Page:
Tim Falconer is a freelance writer, instructor, and author of  Watchdogs and Gadflies: Activism from Marginal to Mainstream, Drive: A Road Trip Through...

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It's My Funeral

In a secular age, the most meaningful memorials are the ones we design ourselves, reflecting the lives we've lived. And in a secular age, the most significant memorials bring peace to the people still living—the people who knew us best when we were still alive.

Although displays of photographs, slideshows, and even videos are now common at memorials and wakes, a table covered in dozens of ball caps with all manner of team logos struck me as weird. Maybe even a little tacky. And as I moved about the crowded reception, I realized there was sports memorabilia on just about every flat surface in the room. Eventually, my dead friend’s brother, acting as emcee, explained that since Chris had been an avid collector, as well as a prolific regifter, everyone was welcome to take something. The words were barely out of his mouth before a man standing near me grabbed—and donned—a Montreal Canadiens cap.

Today, a little Montreal Expos bobble head sits on the bookshelf beside my desk. Even if this was a just clever way for the family to clean out Chris’s junk, it was a fitting touch that allowed his friends to keep a memento of a guy who, as his obituary so accurately observed, was: “Full of fun, bluster and bonhomie… a grand personality who inhabited a wonderful world of his own invention and then invited everyone into it.”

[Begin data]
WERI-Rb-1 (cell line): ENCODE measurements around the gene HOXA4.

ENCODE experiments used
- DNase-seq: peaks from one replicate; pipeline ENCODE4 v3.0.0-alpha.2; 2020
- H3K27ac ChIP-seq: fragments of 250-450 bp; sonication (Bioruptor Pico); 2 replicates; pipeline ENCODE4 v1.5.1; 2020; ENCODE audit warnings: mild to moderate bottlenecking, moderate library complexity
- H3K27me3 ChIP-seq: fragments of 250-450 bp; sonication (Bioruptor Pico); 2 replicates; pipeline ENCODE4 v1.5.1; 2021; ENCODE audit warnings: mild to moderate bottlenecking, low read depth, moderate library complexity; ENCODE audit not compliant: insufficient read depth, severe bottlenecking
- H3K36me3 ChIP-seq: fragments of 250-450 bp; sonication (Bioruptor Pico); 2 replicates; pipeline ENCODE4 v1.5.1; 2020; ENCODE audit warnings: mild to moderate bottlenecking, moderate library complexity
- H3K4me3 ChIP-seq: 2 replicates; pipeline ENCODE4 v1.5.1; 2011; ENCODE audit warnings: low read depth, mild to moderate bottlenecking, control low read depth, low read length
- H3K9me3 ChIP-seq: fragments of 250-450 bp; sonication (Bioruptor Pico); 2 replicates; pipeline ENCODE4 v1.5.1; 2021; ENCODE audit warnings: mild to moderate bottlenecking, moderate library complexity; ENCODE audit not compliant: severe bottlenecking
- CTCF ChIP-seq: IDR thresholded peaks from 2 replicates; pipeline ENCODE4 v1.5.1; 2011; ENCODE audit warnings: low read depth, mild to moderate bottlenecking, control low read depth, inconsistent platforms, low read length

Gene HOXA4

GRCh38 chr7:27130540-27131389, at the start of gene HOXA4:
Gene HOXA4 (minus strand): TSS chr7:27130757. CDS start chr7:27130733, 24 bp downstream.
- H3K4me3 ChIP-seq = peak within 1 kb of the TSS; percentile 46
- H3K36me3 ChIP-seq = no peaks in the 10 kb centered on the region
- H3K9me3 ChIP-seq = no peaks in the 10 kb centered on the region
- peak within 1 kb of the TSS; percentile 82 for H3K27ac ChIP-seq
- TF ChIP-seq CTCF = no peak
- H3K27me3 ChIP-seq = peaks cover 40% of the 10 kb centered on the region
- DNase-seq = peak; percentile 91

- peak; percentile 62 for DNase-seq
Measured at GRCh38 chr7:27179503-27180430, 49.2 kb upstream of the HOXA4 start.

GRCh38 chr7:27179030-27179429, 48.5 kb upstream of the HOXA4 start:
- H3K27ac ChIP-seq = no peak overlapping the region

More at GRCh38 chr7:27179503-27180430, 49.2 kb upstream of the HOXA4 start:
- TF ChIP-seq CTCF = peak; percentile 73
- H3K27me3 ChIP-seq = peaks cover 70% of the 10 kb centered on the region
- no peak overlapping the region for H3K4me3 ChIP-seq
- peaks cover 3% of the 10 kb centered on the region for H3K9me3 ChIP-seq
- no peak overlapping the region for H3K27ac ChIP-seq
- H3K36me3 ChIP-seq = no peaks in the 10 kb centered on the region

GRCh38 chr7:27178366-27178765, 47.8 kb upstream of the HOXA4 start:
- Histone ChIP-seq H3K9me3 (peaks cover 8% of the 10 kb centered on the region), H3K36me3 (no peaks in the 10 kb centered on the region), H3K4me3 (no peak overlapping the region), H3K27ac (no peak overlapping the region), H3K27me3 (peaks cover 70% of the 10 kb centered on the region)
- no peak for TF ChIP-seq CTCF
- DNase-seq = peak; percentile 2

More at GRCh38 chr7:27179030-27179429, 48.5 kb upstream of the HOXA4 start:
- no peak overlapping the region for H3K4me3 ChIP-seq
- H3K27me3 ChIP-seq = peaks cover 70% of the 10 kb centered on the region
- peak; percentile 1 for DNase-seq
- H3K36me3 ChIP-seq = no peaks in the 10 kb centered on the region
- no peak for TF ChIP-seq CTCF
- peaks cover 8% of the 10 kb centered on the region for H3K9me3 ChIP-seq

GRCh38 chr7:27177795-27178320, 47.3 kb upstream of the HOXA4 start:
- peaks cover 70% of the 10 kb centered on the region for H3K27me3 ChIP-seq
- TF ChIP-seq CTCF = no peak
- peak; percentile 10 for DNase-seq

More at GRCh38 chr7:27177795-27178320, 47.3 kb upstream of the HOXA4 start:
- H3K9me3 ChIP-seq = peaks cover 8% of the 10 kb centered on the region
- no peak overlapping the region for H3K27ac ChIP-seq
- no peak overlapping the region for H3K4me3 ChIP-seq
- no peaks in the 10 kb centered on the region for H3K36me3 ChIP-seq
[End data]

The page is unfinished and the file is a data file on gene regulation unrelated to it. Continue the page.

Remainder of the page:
When I was younger, and still scoring lots of invitations to celebrate other people’s nuptials, I dreamed of finding work as a wedding critic. I imagined writing scathingly brilliant reviews of the bridesmaid’s dresses, the food, the music, the dancing and, of course, the speeches. For added entertainment value, I’d be outraged by the drunk uncle’s off-colour jokes.

Now that I’ve lurched into my 50s and my friends have, alas, given up marrying in favour of dying, I figure I could write less amusing but more bilious reviews of funerals. I certainly appreciate a good eulogy—and have been fortunate to hear many—but not even the best ones can make up for a dreary church funeral. I’m an atheist so the religious mumbo-jumbo is lost on me, but it’s more than that: I find the slow-mo renditions of hoary hymns almost as bad as ministers droning on about people they never met. So I say, if you attended church regularly, fine, go for a traditional funeral. Otherwise, that’s no way to honor, mourn or celebrate a life in a secular age.

Chris had died suddenly, so giving away his memorabilia hadn’t been his idea, but more and more of my friends are orchestrating their own farewells. Having skipped church regularly, they’re inventing rituals they wish they could attend. One friend arranged everything: the place (a suburban golf club where she’d hosted several successful breast cancer fundraisers), the time (Friday after work), the speakers, the musicians. I know she would have been thrilled if she’d been able to make it.